So many people suffer from the nauseous effects of virtual reality viewing there’s a name for it ‘rift sickness’.
It must be a worry for any CEO who discovers that a product, central to the company, has such a sizeable problem. The Oculus Rift version “DevKit 1” was so bad that a forum was set up for sufferers to share their experiences.
We have to ask, how can this be? The wearer is largely standing or sitting in one place and doesn’t leave the room let alone leave the house and travel mile after mile along bending roads or rails. We can’t refer to this problem as travel sickness or motion sickness so it will have to be “simulator or simulation sickness”.
There were many suggestions along the lines of home remedies such as drinking beer before using it, to gradually building up the time spent using it to the point where the user becomes adjusted to the effects. Users explained how they felt motion sickness symptoms of dizziness, nausea, sweating and, in extreme cases, vomiting. These are the symptoms you would expect to hear from people who suffer from travel sickness.
Visual information overload
What causes nausea? Those who suffer from chronic motion sickness should be well aware that the problem is caused by conflicting messages sent to the brain. The delicate sensors in the inner ear send information that conflicts with how the eyes see. This triggers the body into ‘thinking’ that poison has been ingested followed by vomiting to expel the perceived toxins.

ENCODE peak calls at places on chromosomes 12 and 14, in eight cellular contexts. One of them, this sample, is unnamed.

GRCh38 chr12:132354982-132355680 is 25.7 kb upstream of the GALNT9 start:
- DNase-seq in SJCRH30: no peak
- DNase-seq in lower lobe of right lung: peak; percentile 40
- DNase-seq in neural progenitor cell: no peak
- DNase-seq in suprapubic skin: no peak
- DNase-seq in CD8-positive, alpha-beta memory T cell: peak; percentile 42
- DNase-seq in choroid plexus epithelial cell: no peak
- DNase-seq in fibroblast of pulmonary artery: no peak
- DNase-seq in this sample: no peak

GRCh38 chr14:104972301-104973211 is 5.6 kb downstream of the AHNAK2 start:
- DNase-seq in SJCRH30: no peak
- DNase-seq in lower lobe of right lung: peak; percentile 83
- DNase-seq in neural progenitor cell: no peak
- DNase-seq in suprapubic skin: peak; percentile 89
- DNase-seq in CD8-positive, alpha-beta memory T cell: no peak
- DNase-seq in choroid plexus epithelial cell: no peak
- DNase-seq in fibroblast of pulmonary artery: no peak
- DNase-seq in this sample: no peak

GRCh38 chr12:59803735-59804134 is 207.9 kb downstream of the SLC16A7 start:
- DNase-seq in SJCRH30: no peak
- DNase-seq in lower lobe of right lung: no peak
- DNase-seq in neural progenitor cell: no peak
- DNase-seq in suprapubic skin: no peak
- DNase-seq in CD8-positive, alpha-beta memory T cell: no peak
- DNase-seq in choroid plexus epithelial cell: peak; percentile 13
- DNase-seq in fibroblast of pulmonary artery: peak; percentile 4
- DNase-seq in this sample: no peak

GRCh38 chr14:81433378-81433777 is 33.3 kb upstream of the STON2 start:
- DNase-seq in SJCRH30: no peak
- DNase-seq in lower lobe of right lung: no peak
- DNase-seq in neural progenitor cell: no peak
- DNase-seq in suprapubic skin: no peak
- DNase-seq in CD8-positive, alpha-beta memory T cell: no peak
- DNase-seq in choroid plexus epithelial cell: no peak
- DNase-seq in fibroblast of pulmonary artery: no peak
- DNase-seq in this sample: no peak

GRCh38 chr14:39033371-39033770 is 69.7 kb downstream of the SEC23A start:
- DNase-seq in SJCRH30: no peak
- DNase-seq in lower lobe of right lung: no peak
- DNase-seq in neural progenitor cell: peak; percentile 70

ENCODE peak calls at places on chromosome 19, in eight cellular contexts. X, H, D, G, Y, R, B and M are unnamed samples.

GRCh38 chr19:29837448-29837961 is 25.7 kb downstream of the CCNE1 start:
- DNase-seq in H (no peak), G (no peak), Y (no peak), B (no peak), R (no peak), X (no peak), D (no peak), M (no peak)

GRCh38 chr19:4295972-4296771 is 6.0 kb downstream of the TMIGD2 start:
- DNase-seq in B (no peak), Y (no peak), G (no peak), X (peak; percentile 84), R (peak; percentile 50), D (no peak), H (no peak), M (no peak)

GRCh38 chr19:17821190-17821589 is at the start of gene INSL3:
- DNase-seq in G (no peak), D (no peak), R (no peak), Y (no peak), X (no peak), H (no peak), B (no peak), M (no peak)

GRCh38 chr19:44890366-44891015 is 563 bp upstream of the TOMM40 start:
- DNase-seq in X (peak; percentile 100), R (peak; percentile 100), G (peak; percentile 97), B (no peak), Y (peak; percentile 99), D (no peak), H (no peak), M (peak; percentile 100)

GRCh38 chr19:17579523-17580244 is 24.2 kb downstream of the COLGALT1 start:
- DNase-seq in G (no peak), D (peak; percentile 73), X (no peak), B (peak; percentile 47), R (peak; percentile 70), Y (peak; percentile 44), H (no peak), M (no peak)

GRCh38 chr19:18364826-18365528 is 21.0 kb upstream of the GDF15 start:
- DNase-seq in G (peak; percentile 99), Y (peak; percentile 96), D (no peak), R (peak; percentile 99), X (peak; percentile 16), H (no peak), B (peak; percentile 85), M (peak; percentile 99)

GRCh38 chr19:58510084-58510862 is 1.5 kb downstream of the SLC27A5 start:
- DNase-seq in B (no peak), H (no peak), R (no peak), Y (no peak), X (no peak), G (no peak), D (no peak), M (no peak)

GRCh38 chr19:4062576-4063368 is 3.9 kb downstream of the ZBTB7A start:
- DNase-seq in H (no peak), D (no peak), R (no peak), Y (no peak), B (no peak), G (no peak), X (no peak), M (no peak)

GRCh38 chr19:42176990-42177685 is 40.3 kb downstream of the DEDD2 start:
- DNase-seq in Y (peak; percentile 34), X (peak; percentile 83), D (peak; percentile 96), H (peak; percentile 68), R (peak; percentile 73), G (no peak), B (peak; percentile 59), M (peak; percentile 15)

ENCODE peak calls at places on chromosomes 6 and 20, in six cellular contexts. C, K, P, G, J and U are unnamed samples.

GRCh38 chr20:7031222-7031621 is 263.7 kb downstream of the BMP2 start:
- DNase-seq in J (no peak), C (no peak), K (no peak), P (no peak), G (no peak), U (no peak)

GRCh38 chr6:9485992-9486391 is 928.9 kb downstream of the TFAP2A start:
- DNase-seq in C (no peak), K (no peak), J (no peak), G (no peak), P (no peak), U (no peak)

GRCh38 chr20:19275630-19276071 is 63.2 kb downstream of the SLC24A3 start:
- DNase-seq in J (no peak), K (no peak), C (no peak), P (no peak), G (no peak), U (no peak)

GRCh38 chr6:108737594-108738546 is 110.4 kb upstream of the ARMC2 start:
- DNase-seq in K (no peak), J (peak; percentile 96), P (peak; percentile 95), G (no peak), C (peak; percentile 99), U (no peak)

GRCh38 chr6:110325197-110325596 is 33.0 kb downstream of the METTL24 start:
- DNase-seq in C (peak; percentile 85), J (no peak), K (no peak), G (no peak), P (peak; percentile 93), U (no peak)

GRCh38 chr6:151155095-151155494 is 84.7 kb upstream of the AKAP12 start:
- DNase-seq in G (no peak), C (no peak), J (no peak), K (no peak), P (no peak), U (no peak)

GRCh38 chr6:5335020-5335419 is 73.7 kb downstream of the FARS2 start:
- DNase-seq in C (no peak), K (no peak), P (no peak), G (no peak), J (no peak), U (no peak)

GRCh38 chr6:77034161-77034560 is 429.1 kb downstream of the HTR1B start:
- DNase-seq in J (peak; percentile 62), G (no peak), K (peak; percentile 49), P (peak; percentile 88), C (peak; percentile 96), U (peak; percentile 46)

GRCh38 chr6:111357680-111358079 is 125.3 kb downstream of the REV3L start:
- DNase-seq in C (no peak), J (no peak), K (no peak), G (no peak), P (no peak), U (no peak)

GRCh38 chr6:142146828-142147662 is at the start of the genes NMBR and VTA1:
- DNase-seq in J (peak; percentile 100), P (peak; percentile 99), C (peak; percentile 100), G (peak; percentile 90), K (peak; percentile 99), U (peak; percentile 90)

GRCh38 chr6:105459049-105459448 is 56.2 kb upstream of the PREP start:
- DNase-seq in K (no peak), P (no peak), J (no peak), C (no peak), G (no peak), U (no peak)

New version of Oculus Rift
For Oculus Rift the search is on to find out how to cure motion sickness. The solution, thus far, is to develop a new version, “DevKit 2” which has been tweaked to provide clearer imagery and a faster frame rate to keep up with the movement of the wearer.
The problem is clearly visual
This entire episode reiterates our message that much of the challenging information that reaches the brain is sent from the eyes. In a road or rail travelling situation, managing this information is necessary to reduce overload to the brain.
This is precisely what the GAMLIN Travel Visor does. By reducing the fast-moving information the wearer only sees the slow moving distant view thus preventing travel sickness symptoms. Enough of a view can be seen to appreciate the journey, blocking out the rest of the view is a small price to pay when you consider that at the end of the journey you won’t even have a headache.
We need Oculus Rift
Let’s hope that the problems that Oculus has been having can be rectified for the benefit of all because the potential of it is huge. It isn’t just good for entertainment and games, consider the massive opportunities for learning. Students can be placed in almost any virtual situation where they can be coached by instructors all being conducted in a safe and thoroughly informative arena.
If you know anyone who suffers from travel sickness, please share.
By Tom Gamlin – from ideas come designs.